It’s hard to imagine that there are still white people today who need proof that there is inequality between the races in America. A lot of them are fond of saying, “Get over it!” The general perception is that Blacks are habitual whiners about nothing. It is as though some whites can’t see the truth even in the face of blatant racial bias. Such a case occurred recently in a Philadelphia, PA Starbucks coffee shop.
Starbucks is known as a place where people can go to hang out, use WI-FI, listen to music and meet with people. Coffee and snacks are the backdrop for this activity, and the company has made loads of money off of promoting this brand. This is why there has been such an outcry when a Starbucks store in Philadelphia had two Black men arrested for not immediately purchasing items. The two men allegedly wanted to use the restroom, but were not allowed because they had not purchased anything. Apparently, the store had a policy that stated restroom use was for paying customers only. According to witnesses, staff called the police to report that the men were trespassing when they refused to leave the store. Police arrived, handcuffed the men, and took them to jail.
Now, the average Black person could tell you in a heartbeat that the young men were victims of racial bias. Witnesses said they were not doing anything wrong. This would NEVER have happened to white men who had come into the store. Not surprisingly, this event was brought to the attention of the public because cellular phones were used to place it on social media. The blatant maltreatment of the men has outraged people. Many are staging demonstrations against the company. Starbucks, in response, has shuffled their cards quickly in order to offset the negative publicity generated by the incident. The manager responsible for the gaffe has been removed from the site, and Starbuck’s CEO, Kevin Johnson, according to an online Fox News article by Ron Todt and Jay Reeves, called the arrests a “reprehensible outcome” and said he wants to personally apologize to the men, saying the company “stands firmly against discrimination or racial profiling.” Moreover, Starbucks has moved to address the problem on a broader level. They have opted to close 8,000 stores on May 29 for racial bias training.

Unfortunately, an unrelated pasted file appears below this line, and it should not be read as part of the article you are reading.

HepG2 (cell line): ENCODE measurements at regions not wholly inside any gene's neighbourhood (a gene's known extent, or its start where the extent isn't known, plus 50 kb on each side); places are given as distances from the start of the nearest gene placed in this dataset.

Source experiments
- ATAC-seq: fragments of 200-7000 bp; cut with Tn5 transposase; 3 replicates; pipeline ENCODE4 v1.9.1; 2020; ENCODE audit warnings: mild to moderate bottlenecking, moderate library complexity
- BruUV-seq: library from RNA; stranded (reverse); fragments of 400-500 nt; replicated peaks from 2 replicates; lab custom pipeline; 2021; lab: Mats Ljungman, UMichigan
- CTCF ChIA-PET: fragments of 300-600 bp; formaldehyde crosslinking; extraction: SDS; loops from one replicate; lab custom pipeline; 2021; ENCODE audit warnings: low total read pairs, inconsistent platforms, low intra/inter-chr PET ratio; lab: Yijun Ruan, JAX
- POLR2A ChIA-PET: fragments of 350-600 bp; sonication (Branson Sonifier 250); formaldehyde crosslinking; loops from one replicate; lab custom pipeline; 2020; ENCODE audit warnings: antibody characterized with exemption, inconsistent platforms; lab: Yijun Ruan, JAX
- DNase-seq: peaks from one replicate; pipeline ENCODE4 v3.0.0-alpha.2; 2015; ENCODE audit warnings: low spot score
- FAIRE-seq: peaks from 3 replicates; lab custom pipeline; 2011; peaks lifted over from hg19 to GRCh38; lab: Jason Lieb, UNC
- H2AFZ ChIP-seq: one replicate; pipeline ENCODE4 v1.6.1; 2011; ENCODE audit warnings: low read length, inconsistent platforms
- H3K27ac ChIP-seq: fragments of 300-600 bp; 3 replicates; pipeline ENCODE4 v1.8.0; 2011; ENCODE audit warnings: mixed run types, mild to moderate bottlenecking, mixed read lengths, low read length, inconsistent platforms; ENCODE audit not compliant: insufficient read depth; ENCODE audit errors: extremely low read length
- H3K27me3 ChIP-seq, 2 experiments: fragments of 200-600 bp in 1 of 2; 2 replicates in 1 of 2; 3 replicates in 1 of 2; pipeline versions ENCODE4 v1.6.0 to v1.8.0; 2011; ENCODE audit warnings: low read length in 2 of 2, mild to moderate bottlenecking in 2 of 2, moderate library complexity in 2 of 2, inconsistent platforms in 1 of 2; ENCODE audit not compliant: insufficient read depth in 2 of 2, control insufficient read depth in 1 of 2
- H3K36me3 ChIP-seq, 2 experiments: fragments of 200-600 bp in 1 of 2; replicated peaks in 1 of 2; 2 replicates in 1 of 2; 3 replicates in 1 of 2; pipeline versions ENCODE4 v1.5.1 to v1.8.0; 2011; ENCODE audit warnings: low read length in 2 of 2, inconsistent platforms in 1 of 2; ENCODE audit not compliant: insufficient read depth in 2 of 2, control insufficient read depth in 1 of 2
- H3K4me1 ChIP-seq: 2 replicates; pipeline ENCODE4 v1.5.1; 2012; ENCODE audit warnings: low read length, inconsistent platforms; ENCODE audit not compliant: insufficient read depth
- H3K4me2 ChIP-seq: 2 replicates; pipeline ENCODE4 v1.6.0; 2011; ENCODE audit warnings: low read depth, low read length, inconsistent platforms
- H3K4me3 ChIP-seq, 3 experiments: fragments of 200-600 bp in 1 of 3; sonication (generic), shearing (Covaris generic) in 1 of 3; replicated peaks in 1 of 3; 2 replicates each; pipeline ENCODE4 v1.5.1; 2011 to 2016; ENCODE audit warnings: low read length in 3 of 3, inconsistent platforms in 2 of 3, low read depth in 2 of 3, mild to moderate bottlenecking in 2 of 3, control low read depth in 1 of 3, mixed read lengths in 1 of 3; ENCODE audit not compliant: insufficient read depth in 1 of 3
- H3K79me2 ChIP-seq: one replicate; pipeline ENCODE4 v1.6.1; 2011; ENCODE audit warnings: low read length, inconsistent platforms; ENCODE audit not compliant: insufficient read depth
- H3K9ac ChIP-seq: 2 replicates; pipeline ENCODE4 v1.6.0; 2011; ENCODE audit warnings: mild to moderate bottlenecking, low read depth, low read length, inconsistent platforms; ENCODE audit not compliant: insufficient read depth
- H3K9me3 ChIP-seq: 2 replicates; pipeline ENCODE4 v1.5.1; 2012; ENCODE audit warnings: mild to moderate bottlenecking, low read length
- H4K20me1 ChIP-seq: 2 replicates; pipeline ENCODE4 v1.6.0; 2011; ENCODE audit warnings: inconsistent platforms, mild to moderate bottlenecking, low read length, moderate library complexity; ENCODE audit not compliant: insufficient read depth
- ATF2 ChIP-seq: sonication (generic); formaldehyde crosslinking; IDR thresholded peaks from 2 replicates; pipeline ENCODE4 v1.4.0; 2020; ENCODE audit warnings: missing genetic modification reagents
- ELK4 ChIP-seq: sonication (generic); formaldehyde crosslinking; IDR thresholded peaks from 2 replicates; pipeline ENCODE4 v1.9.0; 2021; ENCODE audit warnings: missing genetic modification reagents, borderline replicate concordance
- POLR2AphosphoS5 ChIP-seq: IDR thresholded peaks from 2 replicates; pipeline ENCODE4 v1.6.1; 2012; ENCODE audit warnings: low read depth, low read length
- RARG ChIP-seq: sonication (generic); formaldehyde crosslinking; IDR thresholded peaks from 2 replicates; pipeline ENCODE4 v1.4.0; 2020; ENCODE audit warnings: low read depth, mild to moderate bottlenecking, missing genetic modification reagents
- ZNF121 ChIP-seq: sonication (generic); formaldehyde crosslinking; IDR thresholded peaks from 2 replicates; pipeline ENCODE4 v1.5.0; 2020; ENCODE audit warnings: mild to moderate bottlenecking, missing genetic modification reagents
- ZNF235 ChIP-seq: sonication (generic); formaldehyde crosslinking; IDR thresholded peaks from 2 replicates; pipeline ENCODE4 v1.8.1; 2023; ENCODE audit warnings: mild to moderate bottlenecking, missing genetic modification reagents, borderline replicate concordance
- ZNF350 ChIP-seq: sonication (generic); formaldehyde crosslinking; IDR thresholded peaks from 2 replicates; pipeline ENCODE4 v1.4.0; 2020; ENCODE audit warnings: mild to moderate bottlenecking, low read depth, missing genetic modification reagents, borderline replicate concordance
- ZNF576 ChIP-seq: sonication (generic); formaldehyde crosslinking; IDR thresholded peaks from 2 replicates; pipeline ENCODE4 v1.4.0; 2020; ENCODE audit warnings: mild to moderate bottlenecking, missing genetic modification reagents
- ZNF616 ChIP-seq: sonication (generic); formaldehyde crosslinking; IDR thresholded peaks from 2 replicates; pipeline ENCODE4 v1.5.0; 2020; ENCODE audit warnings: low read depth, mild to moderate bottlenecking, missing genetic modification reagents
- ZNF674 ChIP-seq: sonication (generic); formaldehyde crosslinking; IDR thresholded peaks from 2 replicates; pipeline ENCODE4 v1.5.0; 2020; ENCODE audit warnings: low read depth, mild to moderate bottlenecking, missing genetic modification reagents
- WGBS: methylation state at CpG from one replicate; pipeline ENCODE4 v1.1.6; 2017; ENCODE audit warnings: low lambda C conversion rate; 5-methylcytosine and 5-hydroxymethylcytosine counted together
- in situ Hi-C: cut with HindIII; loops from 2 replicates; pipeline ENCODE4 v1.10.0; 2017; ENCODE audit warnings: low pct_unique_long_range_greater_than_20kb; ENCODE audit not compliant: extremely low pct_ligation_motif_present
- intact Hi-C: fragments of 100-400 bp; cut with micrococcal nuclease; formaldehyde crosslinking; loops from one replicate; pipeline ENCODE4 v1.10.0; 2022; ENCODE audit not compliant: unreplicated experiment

Interestingly, according to another online CNN article by Chris Isidore, Starbucks has a history of advocating for racial equality. In 2015, in the face of protests nationwide about police shootings of Black men, Starbucks launched what it called the “race together” effort, having employees write that term on coffee cups to try to engage customers to think and talk about racial issues.
Apparently, all of this is not enough. Some people are so outraged that they have vowed never to drink Starbucks coffee again. Moreover, they are calling for continued boycotts against the company. It is understandable that people would want to strike out against injustice, but there is also the issue of adopting the right strategies. Economic sanctions have been known to work in the past, and the fact that the company is scrambling to address the grievances demonstrate the power of organized protest! But what can be gained from these protests after significant concessions have been made? What else do protestors want?
One of the best take-aways from this situation is that there is power in organized economic efforts against discrimination. But there is another strategy that needs to be considered. It would be very effective to steer people toward Black entrepreneurs that offer the same services. Two such entities come to mind: Sip and Savor, and Bridgeport Coffeehouse, in Chicago, for example. Starbucks is already taking an economic hit for the transgression of employee insensitivity by closing its stores for one day. Let’s take that opportunity to support Black entrepreneurs. A Luta Continua.